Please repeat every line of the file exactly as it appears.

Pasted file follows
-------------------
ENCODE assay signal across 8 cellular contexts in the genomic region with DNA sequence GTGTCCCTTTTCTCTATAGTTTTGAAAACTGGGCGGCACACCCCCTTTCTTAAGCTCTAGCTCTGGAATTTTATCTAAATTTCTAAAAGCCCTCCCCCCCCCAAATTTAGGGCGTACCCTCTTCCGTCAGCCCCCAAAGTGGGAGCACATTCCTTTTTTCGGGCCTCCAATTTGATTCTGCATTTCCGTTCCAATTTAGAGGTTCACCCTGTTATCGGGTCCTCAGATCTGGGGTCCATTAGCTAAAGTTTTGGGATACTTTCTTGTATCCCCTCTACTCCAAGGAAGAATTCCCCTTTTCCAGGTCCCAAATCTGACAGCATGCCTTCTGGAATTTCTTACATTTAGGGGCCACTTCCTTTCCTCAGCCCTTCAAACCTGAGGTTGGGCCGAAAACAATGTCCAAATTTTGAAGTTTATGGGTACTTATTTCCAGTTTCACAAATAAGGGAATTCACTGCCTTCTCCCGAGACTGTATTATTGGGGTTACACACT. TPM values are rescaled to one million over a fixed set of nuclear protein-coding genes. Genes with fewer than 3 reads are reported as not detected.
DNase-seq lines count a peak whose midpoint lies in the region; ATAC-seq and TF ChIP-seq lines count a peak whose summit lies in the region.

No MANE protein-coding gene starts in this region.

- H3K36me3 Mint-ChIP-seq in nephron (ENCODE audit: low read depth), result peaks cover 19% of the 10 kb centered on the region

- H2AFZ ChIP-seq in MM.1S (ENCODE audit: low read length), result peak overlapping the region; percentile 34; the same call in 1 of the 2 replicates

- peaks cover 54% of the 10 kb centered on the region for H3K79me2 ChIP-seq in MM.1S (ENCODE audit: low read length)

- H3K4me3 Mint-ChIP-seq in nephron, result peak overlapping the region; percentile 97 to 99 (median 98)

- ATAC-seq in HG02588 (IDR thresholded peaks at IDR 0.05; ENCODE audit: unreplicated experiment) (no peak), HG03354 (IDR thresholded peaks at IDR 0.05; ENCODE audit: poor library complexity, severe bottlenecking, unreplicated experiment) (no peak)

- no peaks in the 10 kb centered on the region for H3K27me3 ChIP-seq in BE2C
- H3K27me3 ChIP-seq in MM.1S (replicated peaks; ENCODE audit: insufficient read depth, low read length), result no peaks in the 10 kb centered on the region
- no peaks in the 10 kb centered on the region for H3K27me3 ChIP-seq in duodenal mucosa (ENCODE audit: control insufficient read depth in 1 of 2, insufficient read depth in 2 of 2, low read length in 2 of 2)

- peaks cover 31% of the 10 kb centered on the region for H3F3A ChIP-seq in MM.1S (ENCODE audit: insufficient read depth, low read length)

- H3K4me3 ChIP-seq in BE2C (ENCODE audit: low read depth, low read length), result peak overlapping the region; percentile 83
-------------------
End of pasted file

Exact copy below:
ENCODE assay signal across 8 cellular contexts in the genomic region with DNA sequence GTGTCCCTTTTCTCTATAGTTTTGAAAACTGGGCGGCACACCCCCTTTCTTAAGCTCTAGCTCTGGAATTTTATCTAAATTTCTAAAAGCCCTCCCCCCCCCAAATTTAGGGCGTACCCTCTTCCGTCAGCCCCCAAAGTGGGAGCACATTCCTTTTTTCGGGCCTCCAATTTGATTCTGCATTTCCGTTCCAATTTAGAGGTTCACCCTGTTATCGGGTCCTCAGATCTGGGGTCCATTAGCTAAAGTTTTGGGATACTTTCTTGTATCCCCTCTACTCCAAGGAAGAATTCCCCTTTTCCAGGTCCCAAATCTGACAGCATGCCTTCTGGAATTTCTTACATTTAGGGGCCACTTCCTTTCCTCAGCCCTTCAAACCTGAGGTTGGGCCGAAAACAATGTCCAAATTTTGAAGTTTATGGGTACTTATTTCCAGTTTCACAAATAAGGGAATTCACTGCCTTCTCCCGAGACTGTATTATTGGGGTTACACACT. TPM values are rescaled to one million over a fixed set of nuclear protein-coding genes. Genes with fewer than 3 reads are reported as not detected.
DNase-seq lines count a peak whose midpoint lies in the region; ATAC-seq and TF ChIP-seq lines count a peak whose summit lies in the region.

No MANE protein-coding gene starts in this region.

- H3K36me3 Mint-ChIP-seq in nephron (ENCODE audit: low read depth), result peaks cover 19% of the 10 kb centered on the region

- H2AFZ ChIP-seq in MM.1S (ENCODE audit: low read length), result peak overlapping the region; percentile 34; the same call in 1 of the 2 replicates

- peaks cover 54% of the 10 kb centered on the region for H3K79me2 ChIP-seq in MM.1S (ENCODE audit: low read length)

- H3K4me3 Mint-ChIP-seq in nephron, result peak overlapping the region; percentile 97 to 99 (median 98)

- ATAC-seq in HG02588 (IDR thresholded peaks at IDR 0.05; ENCODE audit: unreplicated experiment) (no peak), HG03354 (IDR thresholded peaks at IDR 0.05; ENCODE audit: poor library complexity, severe bottlenecking, unreplicated experiment) (no peak)

- no peaks in the 10 kb centered on the region for H3K27me3 ChIP-seq in BE2C
- H3K27me3 ChIP-seq in MM.1S (replicated peaks; ENCODE audit: insufficient read depth, low read length), result no peaks in the 10 kb centered on the region
- no peaks in the 10 kb centered on the region for H3K27me3 ChIP-seq in duodenal mucosa (ENCODE audit: control insufficient read depth in 1 of 2, insufficient read depth in 2 of 2, low read length in 2 of 2)

- peaks cover 31% of the 10 kb centered on the region for H3F3A ChIP-seq in MM.1S (ENCODE audit: insufficient read depth, low read length)

- H3K4me3 ChIP-seq in BE2C (ENCODE audit: low read depth, low read length), result peak overlapping the region; percentile 83